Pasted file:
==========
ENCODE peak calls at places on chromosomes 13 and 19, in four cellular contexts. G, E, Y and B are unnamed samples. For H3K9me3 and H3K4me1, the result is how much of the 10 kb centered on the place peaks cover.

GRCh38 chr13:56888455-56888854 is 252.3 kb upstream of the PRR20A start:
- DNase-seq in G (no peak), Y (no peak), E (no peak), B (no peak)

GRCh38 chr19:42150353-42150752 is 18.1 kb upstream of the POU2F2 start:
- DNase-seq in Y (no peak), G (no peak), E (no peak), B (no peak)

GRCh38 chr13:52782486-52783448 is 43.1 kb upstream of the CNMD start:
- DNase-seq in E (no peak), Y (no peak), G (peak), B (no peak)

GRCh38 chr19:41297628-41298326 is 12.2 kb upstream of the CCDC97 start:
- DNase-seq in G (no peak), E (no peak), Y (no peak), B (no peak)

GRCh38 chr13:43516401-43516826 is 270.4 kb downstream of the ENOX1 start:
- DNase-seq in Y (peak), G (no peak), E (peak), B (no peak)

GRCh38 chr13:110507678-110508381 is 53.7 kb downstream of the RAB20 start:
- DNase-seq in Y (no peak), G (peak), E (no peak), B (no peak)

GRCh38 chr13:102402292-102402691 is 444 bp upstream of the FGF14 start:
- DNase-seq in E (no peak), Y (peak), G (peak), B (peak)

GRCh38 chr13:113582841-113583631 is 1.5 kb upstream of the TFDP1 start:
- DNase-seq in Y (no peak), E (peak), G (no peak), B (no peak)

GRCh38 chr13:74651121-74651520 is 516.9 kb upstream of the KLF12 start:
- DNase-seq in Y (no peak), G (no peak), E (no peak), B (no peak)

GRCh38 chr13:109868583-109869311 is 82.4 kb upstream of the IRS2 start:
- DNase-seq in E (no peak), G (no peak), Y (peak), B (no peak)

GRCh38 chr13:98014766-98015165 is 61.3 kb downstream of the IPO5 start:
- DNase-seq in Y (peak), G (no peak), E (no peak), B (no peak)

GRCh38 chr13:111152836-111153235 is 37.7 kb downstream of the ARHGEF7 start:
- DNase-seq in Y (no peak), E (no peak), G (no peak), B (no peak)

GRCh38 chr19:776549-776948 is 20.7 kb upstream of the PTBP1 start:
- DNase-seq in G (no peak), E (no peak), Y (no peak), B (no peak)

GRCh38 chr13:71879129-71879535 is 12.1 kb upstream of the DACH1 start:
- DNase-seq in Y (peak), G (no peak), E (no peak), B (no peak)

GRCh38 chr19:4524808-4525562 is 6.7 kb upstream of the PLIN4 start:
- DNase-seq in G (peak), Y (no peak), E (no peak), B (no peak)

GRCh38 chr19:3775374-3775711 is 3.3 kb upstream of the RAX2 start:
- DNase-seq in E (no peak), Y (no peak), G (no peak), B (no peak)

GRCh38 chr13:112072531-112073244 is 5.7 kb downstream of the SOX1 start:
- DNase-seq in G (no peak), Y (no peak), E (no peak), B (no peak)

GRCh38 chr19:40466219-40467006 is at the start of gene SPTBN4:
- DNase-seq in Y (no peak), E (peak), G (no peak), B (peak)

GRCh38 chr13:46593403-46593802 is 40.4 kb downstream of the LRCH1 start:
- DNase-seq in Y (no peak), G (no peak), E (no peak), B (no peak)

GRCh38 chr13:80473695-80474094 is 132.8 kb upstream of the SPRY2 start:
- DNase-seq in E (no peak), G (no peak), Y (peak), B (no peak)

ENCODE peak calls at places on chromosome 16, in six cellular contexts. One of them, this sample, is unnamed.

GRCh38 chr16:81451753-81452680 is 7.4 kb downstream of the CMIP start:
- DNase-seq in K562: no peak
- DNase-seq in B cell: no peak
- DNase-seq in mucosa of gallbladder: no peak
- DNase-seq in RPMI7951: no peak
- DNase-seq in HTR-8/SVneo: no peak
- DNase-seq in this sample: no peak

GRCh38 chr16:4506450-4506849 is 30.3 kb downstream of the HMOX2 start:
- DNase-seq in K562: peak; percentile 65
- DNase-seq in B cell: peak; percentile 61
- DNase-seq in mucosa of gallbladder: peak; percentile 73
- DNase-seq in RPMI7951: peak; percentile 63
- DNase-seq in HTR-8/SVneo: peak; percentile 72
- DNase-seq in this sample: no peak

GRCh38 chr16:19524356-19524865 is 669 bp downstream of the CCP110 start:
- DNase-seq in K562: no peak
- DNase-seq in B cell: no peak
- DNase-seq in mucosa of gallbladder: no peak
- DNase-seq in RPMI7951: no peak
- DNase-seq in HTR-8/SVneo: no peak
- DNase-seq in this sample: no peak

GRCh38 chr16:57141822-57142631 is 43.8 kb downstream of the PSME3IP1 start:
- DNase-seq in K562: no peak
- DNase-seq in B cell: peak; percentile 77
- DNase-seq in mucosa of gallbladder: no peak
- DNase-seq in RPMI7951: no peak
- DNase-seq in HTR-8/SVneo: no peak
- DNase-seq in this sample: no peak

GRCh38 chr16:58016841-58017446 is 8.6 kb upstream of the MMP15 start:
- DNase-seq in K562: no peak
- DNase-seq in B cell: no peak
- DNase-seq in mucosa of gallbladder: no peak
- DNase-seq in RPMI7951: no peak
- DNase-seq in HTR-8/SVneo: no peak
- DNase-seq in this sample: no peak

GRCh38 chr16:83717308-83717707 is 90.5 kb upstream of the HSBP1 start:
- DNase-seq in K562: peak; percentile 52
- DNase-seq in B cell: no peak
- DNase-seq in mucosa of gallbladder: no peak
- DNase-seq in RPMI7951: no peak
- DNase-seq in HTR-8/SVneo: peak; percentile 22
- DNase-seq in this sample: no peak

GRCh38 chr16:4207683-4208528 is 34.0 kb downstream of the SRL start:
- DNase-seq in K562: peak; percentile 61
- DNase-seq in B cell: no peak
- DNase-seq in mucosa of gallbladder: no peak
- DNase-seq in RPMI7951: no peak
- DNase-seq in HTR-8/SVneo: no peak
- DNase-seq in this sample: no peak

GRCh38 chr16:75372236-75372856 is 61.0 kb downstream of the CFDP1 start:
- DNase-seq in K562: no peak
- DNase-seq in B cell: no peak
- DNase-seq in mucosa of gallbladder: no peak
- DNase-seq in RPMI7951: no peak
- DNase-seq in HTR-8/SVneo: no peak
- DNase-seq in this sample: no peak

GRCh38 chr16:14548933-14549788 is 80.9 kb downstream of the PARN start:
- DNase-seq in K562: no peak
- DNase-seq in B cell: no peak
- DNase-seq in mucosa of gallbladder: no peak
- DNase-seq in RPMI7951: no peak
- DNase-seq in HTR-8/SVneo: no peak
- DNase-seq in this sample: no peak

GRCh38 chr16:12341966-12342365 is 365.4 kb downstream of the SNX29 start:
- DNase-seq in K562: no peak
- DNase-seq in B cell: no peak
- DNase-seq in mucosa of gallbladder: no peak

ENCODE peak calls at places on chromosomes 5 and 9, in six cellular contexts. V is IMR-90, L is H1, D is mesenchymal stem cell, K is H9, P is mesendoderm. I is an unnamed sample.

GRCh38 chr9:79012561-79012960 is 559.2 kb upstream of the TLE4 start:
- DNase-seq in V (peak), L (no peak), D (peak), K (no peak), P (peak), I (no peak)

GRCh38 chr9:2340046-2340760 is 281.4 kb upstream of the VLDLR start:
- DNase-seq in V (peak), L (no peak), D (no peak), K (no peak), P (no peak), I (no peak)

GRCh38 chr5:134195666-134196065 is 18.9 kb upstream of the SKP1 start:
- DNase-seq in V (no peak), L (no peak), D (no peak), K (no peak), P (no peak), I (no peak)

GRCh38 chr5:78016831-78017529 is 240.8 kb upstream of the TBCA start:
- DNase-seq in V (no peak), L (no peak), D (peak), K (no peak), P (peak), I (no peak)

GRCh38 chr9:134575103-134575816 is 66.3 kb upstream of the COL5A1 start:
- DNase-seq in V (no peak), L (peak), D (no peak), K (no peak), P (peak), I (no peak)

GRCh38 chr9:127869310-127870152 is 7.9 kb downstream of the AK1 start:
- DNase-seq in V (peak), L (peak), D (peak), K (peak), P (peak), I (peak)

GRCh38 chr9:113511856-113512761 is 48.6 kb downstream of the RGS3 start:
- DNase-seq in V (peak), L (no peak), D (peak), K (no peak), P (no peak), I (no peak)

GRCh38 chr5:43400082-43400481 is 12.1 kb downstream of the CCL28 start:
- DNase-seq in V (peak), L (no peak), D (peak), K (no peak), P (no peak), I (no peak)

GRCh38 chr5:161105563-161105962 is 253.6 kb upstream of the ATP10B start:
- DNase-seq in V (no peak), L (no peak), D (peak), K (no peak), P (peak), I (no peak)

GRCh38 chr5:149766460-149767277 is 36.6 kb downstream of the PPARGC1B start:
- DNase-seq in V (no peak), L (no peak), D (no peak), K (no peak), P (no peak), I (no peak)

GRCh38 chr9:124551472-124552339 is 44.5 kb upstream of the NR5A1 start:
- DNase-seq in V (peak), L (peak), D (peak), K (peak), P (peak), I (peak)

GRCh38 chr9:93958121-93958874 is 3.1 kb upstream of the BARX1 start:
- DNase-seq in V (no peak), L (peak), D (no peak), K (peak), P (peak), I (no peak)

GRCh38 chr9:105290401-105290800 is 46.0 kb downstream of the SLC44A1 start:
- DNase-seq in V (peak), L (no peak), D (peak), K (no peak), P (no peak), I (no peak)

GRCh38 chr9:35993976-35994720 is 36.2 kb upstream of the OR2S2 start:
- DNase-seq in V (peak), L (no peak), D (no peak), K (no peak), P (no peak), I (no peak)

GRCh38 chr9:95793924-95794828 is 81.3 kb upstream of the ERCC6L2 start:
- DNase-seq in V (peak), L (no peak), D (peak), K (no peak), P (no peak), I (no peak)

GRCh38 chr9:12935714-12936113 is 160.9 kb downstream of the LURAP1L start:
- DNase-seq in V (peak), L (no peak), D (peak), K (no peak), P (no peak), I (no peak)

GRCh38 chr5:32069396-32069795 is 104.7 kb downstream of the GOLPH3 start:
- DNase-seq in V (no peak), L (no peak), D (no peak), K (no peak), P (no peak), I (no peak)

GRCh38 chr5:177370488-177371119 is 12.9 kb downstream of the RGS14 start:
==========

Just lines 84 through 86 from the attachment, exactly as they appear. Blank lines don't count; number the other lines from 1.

- DNase-seq in this sample: no peak

GRCh38 chr16:4207683-4208528 is 34.0 kb downstream of the SRL start:
- DNase-seq in K562: peak; percentile 61